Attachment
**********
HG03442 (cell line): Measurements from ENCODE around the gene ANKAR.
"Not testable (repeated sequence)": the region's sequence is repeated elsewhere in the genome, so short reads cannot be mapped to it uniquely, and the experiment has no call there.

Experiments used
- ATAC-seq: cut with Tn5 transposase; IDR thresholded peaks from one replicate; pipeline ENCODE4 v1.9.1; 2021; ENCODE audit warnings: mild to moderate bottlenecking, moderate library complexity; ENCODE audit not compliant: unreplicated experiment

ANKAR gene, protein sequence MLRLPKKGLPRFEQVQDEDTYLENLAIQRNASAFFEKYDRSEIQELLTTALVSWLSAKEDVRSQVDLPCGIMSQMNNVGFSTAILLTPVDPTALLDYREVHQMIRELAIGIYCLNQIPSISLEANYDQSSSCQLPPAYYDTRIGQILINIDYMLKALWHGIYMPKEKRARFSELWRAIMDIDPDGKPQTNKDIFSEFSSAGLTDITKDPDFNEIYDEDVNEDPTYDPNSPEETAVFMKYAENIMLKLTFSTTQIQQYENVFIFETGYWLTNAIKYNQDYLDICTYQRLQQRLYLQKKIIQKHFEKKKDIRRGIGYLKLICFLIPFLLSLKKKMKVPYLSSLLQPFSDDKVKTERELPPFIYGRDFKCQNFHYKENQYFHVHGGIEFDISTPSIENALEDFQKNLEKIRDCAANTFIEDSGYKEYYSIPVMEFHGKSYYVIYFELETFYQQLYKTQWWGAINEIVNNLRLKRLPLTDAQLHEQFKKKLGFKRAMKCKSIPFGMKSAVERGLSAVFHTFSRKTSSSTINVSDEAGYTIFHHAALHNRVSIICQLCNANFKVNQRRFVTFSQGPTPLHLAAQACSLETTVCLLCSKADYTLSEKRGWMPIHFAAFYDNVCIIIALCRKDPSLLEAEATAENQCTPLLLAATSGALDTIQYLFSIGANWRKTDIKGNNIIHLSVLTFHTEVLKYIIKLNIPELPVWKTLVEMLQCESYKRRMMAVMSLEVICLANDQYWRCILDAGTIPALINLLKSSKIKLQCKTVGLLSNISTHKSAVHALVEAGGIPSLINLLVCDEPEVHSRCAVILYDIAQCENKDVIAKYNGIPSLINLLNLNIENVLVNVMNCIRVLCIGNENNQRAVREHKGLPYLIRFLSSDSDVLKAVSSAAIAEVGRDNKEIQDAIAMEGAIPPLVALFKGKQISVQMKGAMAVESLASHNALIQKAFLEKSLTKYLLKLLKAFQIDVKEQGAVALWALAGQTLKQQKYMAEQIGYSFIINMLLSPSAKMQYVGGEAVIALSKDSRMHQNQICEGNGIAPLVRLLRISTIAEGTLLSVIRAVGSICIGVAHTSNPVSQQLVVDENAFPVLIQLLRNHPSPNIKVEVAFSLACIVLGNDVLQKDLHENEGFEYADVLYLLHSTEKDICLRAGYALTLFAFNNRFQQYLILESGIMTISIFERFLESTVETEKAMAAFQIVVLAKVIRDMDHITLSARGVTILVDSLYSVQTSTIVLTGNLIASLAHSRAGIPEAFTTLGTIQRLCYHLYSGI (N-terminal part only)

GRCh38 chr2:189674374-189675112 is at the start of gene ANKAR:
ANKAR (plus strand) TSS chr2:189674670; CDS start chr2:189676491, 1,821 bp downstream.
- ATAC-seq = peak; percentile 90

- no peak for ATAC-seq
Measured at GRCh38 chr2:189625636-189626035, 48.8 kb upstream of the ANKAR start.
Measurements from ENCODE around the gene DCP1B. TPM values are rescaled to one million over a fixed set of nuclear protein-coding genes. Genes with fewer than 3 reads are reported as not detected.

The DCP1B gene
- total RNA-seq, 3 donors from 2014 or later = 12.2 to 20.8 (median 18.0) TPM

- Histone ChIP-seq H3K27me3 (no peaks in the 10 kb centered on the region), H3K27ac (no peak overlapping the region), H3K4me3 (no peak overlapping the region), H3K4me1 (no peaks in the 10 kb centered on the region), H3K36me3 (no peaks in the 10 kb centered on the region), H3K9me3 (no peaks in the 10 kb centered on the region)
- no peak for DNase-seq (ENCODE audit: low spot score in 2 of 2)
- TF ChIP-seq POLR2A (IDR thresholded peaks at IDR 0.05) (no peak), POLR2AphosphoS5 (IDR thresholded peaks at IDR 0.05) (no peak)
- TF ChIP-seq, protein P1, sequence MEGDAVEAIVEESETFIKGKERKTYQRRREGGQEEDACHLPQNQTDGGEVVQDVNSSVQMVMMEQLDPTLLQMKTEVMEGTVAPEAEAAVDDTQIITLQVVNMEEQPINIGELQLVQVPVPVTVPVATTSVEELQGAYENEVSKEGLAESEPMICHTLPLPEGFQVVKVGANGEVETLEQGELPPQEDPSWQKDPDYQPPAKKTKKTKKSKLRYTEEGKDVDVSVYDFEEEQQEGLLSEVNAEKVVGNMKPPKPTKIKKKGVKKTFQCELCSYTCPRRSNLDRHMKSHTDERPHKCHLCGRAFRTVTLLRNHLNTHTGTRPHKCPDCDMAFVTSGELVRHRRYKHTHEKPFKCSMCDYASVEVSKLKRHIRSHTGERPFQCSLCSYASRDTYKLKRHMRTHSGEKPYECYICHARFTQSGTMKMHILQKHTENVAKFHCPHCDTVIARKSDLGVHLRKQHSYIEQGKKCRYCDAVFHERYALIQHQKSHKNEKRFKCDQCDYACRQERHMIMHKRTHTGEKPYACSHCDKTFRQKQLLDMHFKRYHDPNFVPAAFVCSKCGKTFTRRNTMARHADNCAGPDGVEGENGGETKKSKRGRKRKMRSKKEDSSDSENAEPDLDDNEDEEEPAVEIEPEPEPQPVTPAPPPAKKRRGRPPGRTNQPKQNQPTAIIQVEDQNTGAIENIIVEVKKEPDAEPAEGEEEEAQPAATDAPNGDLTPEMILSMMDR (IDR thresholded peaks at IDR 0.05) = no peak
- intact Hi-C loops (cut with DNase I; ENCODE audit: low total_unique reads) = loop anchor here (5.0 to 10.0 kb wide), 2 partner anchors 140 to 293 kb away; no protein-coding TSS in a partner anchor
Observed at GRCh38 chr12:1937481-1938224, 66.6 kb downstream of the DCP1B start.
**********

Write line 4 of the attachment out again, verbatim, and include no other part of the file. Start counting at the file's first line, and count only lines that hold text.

- ATAC-seq: cut with Tn5 transposase; IDR thresholded peaks from one replicate; pipeline ENCODE4 v1.9.1; 2021; ENCODE audit warnings: mild to moderate bottlenecking, moderate library complexity; ENCODE audit not compliant: unreplicated experiment